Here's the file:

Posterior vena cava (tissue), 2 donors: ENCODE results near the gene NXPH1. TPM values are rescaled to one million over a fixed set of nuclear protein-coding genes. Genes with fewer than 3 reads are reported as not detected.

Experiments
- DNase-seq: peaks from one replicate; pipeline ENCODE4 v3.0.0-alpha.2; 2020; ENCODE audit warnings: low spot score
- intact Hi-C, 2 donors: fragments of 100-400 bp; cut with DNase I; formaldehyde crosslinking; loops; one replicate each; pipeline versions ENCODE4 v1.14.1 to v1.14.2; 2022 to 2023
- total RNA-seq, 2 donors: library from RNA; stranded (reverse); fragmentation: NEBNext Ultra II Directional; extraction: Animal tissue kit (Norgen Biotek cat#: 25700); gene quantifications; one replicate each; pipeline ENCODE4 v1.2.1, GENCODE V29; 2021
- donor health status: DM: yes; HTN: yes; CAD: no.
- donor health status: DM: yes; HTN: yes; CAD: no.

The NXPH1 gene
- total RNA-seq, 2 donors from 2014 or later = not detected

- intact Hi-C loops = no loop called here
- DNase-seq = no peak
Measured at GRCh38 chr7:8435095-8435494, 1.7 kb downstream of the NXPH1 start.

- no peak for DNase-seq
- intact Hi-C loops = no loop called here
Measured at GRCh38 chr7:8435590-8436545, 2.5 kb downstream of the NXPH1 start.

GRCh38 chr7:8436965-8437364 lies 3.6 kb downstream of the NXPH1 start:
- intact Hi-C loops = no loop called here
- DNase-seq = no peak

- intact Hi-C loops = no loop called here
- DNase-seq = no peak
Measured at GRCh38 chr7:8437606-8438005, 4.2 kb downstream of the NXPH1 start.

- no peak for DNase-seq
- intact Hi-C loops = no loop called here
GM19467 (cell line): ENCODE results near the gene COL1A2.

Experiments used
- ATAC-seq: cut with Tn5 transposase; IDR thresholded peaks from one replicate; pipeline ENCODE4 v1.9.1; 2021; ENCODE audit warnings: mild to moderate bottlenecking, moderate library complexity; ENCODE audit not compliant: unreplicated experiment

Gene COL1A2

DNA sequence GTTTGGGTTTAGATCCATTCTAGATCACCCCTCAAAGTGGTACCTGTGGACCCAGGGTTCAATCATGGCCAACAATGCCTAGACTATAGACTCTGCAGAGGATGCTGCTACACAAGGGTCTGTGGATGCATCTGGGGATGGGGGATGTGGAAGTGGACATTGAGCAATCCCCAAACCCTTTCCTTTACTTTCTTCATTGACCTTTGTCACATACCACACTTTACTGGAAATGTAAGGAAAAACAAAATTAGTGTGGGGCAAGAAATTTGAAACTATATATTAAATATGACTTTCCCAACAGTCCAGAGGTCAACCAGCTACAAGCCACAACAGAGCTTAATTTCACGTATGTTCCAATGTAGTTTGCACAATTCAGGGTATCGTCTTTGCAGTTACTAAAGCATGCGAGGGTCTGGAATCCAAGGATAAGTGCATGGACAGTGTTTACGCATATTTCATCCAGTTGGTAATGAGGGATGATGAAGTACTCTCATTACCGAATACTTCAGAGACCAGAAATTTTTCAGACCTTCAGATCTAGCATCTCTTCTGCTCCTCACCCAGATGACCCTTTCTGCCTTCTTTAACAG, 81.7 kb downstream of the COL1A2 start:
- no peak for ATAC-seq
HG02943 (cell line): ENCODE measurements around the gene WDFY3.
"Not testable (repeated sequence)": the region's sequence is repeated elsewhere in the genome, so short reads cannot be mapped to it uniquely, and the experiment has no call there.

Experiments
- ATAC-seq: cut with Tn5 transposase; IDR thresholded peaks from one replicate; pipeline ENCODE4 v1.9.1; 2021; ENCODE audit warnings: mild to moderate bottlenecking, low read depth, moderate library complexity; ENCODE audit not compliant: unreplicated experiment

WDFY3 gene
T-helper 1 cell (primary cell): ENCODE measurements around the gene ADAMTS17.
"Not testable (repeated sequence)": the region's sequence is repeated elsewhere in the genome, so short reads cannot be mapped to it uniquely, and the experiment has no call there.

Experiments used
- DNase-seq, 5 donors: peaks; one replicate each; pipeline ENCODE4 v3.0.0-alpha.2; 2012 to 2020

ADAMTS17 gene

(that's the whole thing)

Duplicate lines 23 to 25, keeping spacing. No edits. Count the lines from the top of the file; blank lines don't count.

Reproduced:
- intact Hi-C loops = no loop called here
GM19467 (cell line): ENCODE results near the gene COL1A2.

Experiments used